Analysts in the Bitcoin market are dime a dozen, but good analysts are hard to come by. One of these “good” analysts is PenarthUdi — a pseudonymous TradingView user who few know nothing about, other than the fact that his calls have been amongst some of the most accurate in the industry.
In December 2018, he made the linked infamous call on TradingView, on a chart depicting that he expected for Bitcoin to bottom around $3,000 by the end of 2018, then rally to a price between $10,000 and $20,000 by the middle of 2019.

Although his predicted ranges for where BTC would find a local bottom and top were somewhat imprecise, they followed the chart to a T.
Even more amazingly, he wrote at the start of February that he expected the cryptocurrency to top around $10,000, then decline to $5,400 by around the end of March. Of course, this decline just took place, with the price of Bitcoin falling to $5,500 a week or two early. 
Related Reading: Analyst: This is the “Least Riskiest” Time to Buy Bitcoin, Even After 25% Drop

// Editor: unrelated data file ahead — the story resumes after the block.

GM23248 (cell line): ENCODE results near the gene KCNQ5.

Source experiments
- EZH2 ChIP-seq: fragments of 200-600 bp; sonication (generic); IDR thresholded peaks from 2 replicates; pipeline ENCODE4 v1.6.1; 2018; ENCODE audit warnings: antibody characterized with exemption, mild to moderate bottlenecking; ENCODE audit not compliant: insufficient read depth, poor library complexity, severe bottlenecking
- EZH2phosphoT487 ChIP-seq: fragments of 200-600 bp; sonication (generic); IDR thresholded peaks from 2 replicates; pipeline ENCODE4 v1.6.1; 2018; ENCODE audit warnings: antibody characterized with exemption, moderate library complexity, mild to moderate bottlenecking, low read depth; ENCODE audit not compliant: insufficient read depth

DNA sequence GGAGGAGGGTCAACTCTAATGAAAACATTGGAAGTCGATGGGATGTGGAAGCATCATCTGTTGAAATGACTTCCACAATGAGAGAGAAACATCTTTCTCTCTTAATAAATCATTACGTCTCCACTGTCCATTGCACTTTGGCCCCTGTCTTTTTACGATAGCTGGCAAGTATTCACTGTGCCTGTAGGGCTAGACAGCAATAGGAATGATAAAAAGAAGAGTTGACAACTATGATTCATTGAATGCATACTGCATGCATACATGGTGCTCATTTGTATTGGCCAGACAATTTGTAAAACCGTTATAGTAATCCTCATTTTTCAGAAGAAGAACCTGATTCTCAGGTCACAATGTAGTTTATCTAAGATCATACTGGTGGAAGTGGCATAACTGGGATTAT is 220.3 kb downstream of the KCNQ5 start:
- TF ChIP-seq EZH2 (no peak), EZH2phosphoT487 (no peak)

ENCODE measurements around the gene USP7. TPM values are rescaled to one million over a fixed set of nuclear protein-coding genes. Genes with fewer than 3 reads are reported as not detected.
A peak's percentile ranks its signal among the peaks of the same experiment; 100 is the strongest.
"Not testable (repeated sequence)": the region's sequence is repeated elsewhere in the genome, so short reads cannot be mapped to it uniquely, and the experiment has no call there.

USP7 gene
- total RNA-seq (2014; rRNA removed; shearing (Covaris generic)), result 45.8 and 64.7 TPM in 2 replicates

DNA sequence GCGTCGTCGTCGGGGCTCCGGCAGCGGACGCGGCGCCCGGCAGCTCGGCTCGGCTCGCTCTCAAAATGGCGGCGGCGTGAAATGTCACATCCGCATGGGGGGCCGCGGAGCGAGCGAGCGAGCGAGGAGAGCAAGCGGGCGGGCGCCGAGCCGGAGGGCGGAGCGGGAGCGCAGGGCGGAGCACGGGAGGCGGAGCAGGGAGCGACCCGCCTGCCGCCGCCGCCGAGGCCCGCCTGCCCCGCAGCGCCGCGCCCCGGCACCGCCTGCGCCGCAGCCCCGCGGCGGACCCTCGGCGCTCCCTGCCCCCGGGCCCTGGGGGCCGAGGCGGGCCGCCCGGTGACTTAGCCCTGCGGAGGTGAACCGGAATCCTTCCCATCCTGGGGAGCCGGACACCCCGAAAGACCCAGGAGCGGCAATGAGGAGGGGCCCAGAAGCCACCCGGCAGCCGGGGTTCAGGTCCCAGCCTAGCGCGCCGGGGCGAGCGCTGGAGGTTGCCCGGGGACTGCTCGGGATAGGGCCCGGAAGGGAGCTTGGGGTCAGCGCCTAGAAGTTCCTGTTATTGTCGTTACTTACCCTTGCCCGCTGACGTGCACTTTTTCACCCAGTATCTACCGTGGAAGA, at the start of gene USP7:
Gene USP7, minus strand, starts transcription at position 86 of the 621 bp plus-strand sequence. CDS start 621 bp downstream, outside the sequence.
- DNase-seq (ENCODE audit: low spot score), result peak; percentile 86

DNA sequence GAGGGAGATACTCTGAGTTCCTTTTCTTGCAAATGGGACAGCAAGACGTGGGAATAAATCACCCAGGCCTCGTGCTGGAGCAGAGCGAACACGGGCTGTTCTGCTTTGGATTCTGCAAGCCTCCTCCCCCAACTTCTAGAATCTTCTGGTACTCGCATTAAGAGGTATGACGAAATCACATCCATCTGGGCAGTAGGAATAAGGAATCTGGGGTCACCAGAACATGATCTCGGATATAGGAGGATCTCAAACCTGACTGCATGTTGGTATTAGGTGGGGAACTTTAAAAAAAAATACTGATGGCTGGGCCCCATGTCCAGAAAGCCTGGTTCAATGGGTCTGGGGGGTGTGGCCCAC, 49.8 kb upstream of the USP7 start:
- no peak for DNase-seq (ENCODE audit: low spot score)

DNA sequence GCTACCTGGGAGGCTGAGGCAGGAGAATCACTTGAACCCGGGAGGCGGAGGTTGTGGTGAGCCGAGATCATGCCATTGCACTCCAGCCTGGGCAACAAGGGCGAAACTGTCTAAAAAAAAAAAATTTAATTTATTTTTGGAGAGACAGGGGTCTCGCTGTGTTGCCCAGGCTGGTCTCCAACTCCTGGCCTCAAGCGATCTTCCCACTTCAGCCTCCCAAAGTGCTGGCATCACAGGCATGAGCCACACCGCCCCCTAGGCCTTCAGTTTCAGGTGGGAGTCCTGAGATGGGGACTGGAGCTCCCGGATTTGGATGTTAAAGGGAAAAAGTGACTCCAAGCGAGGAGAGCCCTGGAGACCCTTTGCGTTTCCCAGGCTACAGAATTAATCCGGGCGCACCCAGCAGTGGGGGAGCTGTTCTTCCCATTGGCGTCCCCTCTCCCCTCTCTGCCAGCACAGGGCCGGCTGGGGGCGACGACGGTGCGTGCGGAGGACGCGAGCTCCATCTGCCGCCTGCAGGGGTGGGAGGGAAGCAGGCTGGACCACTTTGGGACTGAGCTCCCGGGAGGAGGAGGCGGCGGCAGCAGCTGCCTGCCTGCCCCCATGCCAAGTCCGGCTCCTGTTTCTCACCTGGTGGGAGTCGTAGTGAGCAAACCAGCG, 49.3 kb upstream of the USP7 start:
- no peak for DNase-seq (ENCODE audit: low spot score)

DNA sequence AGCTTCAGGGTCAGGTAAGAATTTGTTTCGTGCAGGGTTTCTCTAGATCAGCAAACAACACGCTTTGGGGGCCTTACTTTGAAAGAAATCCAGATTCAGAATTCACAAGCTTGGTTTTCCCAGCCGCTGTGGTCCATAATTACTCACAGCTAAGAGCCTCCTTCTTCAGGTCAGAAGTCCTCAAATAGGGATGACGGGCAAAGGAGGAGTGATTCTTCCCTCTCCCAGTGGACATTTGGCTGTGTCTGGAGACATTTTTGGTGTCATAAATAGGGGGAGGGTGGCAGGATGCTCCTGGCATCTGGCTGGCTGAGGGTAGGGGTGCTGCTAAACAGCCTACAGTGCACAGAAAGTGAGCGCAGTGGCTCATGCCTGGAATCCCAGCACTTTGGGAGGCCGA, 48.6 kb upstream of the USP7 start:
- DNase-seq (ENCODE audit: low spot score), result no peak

Here’s what he expects is next.
One of Bitcoin’s Top Analyst Isn’t Bearish… As Long as This Level Holds
In PentarhUdi’s latest analysis, published just hours ago as of the time of this article’s writing, the analyst wrote that in his “personal opinion, we will never see such low numbers again.”
He explained that as it stands, Bitcoin is in the midst of the 200-week simple moving average, which is a level that has always held throughout the asset’s history. BTC holding this level (currently around $5,500), his chart showed, will set it up for a rally to $9,000 by June, then one of two scenarios:

A potential breakthrough of a long-term descending trendline that marked the $20,000, $14,000, and $10,500 highs. This breach will send Bitcoin to fresh highs above $20,000, PenarthUdi wrote.
After hitting $9,000, the cryptocurrency will get rejected from the long-term descending trendline, triggering a crash to $6,200 or so, at which point BTC will reverse to new highs as 2021 arrives.

The eerily accurate analyst wrote that if the moving average fails to hold, it will be “very bearish,” meaning that the “music will fade.”
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